Sen. Mark Begich today celebrated the news that the Army Corps of Engineers issued the permit that will allow ExxonMobil to develop the huge natural gas field at Point Thomson on Alaska's North Slope.
After an approximately three-year process, the Army Corps of Engineers announced Exxon could proceed with its development plans in a release issued Friday morning.
"I applaud both Exxon and the Army Corps for staying at the table and working out this permit," Begich said. "Point Thomson is a critical piece of Alaska's energy future along with offshore development, the National Petroleum Reserve Alaska and eventually, the Arctic National Wildlife Refuge. I'll continue to press the Obama Administration and the Department of the Interior to clear the way for development of the enormous oil and gas resources below the Arctic Ocean and elsewhere in Alaska."
The permit is good news for Alaska's economy and long-term prospects for an Alaska natural gas pipeline project, Begich said. The benefit isn't just long term, though: Jobs will be created immediately from Point Thomson development.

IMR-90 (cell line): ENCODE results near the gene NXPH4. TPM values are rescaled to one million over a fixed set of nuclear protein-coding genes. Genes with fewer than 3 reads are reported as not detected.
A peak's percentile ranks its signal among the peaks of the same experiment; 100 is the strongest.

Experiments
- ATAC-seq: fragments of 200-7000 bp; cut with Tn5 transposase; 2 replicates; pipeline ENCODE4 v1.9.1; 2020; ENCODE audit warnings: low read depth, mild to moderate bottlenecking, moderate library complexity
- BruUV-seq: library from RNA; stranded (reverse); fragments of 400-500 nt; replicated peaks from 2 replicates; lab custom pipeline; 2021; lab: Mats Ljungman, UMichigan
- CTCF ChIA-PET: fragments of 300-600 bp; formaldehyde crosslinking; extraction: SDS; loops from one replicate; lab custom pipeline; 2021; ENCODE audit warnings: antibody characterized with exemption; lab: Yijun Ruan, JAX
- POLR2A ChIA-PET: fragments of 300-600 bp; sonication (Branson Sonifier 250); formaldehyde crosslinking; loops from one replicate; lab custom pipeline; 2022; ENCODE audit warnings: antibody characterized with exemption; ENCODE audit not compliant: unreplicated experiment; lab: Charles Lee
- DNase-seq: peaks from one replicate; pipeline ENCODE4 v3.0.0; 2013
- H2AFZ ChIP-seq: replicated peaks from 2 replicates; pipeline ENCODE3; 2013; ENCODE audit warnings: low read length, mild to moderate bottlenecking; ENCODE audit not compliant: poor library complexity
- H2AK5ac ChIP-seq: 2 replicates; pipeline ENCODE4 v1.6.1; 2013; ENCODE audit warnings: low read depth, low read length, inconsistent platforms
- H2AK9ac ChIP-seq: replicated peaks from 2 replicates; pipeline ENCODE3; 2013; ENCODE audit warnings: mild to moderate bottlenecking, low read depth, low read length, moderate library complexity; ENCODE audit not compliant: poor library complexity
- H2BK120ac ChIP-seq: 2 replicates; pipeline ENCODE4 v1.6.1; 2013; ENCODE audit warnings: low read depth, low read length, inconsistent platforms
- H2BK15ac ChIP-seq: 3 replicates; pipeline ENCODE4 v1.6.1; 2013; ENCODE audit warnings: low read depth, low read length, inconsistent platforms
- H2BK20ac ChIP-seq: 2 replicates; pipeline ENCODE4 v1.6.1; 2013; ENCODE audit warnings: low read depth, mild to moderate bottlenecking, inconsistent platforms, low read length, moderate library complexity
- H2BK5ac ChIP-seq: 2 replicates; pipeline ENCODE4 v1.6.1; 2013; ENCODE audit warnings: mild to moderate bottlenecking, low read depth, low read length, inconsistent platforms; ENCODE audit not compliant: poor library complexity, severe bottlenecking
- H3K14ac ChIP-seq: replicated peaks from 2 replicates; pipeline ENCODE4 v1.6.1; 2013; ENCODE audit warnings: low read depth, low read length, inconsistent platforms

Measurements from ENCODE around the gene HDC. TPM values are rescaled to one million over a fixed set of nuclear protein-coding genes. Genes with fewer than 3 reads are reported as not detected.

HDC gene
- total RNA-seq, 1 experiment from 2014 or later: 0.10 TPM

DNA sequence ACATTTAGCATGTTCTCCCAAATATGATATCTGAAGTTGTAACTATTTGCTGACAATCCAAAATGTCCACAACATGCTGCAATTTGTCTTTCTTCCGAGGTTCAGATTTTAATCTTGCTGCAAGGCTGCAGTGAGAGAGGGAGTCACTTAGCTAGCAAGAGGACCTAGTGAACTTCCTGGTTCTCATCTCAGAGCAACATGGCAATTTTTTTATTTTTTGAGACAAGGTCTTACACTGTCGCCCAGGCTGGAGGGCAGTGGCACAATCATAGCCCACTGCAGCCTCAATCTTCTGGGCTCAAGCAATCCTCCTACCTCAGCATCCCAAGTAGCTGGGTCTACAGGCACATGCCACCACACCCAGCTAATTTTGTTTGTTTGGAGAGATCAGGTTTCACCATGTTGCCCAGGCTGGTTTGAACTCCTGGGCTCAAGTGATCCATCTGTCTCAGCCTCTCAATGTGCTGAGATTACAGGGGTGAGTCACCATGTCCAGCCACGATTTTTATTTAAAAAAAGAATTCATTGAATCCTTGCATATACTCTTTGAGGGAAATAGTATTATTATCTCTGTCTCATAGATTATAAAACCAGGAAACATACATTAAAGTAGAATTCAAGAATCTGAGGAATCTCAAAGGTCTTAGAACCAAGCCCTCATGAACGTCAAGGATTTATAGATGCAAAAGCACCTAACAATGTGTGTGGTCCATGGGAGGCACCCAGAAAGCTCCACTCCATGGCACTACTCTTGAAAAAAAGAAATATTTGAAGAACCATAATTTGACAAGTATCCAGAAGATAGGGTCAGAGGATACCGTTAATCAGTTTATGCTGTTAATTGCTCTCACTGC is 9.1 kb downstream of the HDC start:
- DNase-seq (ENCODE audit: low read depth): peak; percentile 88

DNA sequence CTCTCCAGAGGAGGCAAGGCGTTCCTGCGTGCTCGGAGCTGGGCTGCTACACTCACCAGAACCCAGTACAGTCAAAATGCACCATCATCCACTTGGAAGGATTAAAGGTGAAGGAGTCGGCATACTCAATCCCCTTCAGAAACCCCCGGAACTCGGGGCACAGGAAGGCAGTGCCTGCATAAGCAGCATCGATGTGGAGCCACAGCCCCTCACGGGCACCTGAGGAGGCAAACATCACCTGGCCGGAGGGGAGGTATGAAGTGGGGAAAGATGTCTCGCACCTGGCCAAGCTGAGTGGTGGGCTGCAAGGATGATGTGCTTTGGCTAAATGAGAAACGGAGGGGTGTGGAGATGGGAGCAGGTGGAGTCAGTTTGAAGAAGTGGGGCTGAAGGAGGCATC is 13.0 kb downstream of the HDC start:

This spring, Begich asked U.S. DepartmentThe Letter from Begich to Salazar urging Point Thomson permit approval from April 16, 2012 is attached below. of the Interior Secretary Ken Salazar to allow the Alaska Interagency Energy Working Group to address the project to ensure there were no further delays. Throughout the summer, Begich, along with Sen. Lisa Murkowski and Congressman Don Young, kept in touch with Army Corps of Engineers officials and David Hayes, the Interior Department's deputy secretary, to ensure the master federal permit would not delay development of the project.
Discovered in 1977, Point Thomson is primarily a natural gas field and is thought to hold 8 trillion cubic feet of natural gas. However, it also contains significant natural gas condensate and crude oil reserves. Once complete, the project will produce approximately 10,000 barrels per day of gas condensate.